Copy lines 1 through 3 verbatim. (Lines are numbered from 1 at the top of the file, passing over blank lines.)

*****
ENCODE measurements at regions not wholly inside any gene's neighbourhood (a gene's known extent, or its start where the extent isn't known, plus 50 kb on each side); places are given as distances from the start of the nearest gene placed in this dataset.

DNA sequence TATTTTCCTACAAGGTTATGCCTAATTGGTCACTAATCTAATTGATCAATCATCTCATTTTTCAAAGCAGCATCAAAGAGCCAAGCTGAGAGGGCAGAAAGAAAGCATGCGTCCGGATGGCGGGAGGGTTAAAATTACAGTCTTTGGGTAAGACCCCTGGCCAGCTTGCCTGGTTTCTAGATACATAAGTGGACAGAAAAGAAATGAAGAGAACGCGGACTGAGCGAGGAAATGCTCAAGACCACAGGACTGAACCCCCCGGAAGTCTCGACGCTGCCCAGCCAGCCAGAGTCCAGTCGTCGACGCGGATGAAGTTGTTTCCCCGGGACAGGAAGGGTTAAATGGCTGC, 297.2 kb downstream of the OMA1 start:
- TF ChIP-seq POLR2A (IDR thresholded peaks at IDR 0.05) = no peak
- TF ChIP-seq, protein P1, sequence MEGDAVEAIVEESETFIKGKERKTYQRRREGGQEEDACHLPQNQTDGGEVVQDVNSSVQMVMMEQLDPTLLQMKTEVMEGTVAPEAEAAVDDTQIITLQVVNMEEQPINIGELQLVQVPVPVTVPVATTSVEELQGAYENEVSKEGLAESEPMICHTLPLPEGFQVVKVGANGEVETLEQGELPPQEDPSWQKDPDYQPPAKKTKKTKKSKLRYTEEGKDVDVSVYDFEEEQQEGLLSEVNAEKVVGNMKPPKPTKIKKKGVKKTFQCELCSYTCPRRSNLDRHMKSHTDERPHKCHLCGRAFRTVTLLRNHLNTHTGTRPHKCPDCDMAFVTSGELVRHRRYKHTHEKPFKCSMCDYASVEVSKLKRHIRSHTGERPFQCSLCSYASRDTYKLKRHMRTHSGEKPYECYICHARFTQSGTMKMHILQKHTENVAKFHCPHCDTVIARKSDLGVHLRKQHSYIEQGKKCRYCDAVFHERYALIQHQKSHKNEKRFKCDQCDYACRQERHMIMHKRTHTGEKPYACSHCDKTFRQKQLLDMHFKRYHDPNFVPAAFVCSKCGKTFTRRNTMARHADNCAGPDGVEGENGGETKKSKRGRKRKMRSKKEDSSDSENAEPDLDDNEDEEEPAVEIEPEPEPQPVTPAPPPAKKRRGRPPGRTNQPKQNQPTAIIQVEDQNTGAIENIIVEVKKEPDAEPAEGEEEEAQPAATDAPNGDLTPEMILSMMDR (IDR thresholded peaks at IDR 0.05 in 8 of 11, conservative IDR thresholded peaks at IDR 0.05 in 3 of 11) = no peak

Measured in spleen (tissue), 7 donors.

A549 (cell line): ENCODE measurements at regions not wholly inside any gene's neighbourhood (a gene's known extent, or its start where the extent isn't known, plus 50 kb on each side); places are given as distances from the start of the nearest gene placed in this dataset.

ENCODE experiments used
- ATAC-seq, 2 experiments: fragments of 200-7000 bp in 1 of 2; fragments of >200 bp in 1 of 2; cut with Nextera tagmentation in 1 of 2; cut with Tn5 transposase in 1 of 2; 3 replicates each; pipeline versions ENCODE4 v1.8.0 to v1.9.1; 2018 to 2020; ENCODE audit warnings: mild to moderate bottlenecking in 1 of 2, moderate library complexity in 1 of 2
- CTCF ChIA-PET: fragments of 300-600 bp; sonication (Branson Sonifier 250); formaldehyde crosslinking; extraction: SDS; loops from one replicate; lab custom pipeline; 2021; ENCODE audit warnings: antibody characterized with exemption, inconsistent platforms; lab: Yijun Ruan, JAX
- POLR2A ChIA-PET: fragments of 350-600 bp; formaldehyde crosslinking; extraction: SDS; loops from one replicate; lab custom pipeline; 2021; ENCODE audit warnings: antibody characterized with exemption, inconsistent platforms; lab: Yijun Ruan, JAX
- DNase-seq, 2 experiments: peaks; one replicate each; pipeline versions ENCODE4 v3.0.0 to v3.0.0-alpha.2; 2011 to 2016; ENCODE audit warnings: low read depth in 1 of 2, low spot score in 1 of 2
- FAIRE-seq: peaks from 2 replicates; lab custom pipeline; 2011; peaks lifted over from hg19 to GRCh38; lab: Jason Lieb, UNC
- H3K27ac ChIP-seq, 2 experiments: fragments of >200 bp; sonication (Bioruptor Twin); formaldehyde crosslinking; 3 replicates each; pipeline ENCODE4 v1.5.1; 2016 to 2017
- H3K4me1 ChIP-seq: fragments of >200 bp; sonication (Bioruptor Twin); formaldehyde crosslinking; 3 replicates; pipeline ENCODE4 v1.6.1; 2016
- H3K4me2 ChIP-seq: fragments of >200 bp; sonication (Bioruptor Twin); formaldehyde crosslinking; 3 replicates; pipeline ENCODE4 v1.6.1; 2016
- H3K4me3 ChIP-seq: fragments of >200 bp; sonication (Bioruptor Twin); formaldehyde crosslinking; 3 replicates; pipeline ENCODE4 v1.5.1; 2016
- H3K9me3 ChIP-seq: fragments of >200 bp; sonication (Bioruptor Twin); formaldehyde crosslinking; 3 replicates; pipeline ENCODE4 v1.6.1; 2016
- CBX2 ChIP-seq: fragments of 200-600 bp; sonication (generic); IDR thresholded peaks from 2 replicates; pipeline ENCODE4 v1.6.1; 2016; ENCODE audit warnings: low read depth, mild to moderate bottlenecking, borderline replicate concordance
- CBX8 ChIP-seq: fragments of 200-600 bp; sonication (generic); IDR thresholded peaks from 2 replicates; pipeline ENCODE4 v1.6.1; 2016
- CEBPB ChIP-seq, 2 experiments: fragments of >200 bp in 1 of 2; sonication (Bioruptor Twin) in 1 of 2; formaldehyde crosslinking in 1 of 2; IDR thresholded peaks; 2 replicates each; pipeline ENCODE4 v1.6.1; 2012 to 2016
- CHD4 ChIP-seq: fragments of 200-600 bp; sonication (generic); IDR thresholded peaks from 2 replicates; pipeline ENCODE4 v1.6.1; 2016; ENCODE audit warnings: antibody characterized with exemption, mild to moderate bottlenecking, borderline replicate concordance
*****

ENCODE measurements at regions not wholly inside any gene's neighbourhood (a gene's known extent, or its start where the extent isn't known, plus 50 kb on each side); places are given as distances from the start of the nearest gene placed in this dataset.

DNA sequence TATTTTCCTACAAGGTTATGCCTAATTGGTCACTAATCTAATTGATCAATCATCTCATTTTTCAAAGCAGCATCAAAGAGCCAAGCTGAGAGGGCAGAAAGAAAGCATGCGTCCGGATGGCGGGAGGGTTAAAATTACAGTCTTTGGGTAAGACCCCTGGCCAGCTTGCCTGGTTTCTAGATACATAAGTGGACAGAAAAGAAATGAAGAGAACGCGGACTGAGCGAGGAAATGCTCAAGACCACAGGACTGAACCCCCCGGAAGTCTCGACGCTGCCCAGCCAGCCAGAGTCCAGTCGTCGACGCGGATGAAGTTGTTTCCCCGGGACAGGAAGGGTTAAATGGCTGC, 297.2 kb downstream of the OMA1 start:
- TF ChIP-seq POLR2A (IDR thresholded peaks at IDR 0.05) = no peak